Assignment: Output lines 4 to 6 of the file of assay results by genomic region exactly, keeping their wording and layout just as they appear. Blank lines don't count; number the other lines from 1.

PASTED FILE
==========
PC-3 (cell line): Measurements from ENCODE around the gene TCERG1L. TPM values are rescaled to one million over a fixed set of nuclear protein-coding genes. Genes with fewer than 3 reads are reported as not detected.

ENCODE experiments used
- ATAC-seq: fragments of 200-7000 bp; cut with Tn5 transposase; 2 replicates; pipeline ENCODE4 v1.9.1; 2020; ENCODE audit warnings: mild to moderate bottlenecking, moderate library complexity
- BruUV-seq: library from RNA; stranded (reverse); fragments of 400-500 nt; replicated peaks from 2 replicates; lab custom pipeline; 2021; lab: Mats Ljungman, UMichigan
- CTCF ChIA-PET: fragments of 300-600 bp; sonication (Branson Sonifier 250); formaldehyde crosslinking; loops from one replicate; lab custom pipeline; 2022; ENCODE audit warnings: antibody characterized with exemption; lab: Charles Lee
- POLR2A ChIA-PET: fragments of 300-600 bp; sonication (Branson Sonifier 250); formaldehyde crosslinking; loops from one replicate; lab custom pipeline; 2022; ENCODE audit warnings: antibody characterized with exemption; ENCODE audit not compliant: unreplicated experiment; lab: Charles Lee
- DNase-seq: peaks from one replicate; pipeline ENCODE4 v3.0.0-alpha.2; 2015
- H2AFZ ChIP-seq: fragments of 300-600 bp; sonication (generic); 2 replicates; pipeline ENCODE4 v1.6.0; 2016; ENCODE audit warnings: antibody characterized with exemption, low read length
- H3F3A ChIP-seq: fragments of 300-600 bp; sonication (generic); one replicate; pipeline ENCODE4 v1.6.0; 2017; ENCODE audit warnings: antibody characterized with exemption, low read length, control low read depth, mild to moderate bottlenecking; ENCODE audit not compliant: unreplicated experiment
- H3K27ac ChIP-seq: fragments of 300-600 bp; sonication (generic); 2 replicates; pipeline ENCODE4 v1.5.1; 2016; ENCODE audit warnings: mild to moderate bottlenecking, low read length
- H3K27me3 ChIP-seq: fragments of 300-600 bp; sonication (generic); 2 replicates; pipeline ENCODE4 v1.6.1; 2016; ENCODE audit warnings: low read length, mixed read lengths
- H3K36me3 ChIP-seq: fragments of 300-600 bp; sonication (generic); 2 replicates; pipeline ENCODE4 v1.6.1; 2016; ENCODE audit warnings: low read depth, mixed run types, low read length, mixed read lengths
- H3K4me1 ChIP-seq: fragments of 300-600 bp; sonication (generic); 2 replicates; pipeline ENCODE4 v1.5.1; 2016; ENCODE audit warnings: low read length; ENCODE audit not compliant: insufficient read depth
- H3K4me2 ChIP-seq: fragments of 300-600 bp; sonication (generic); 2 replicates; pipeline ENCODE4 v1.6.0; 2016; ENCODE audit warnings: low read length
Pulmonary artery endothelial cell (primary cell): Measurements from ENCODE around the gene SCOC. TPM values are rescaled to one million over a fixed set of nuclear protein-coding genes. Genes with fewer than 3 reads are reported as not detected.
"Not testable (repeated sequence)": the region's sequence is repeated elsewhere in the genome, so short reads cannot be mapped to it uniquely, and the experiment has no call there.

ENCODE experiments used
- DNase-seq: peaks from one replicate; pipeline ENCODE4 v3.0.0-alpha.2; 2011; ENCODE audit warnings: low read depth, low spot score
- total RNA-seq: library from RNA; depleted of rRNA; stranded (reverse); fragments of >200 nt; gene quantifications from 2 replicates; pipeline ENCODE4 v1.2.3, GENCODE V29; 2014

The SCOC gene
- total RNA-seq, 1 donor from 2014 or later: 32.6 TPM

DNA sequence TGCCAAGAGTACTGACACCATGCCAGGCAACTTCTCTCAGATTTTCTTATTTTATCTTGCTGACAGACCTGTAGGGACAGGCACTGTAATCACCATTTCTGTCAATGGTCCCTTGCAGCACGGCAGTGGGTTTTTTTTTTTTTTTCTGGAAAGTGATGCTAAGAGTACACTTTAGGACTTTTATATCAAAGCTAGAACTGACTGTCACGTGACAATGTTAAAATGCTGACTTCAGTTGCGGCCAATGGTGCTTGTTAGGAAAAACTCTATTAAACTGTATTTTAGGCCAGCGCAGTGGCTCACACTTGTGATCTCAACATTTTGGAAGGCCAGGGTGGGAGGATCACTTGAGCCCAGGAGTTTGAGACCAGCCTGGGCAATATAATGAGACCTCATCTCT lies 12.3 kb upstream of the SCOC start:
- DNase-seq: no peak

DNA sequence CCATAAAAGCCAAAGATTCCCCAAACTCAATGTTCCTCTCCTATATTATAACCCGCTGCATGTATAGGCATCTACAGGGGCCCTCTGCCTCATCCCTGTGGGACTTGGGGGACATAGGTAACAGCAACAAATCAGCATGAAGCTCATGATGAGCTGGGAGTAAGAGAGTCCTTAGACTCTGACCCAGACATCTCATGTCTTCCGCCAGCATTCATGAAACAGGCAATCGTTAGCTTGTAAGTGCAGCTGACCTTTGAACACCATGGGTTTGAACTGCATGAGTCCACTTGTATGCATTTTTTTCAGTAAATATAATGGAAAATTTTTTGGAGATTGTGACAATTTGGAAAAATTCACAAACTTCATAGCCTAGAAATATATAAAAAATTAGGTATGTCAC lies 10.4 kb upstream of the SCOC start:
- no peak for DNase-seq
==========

- BruUV-seq: library from RNA; stranded (reverse); fragments of 400-500 nt; replicated peaks from 2 replicates; lab custom pipeline; 2021; lab: Mats Ljungman, UMichigan
- CTCF ChIA-PET: fragments of 300-600 bp; sonication (Branson Sonifier 250); formaldehyde crosslinking; loops from one replicate; lab custom pipeline; 2022; ENCODE audit warnings: antibody characterized with exemption; lab: Charles Lee
- POLR2A ChIA-PET: fragments of 300-600 bp; sonication (Branson Sonifier 250); formaldehyde crosslinking; loops from one replicate; lab custom pipeline; 2022; ENCODE audit warnings: antibody characterized with exemption; ENCODE audit not compliant: unreplicated experiment; lab: Charles Lee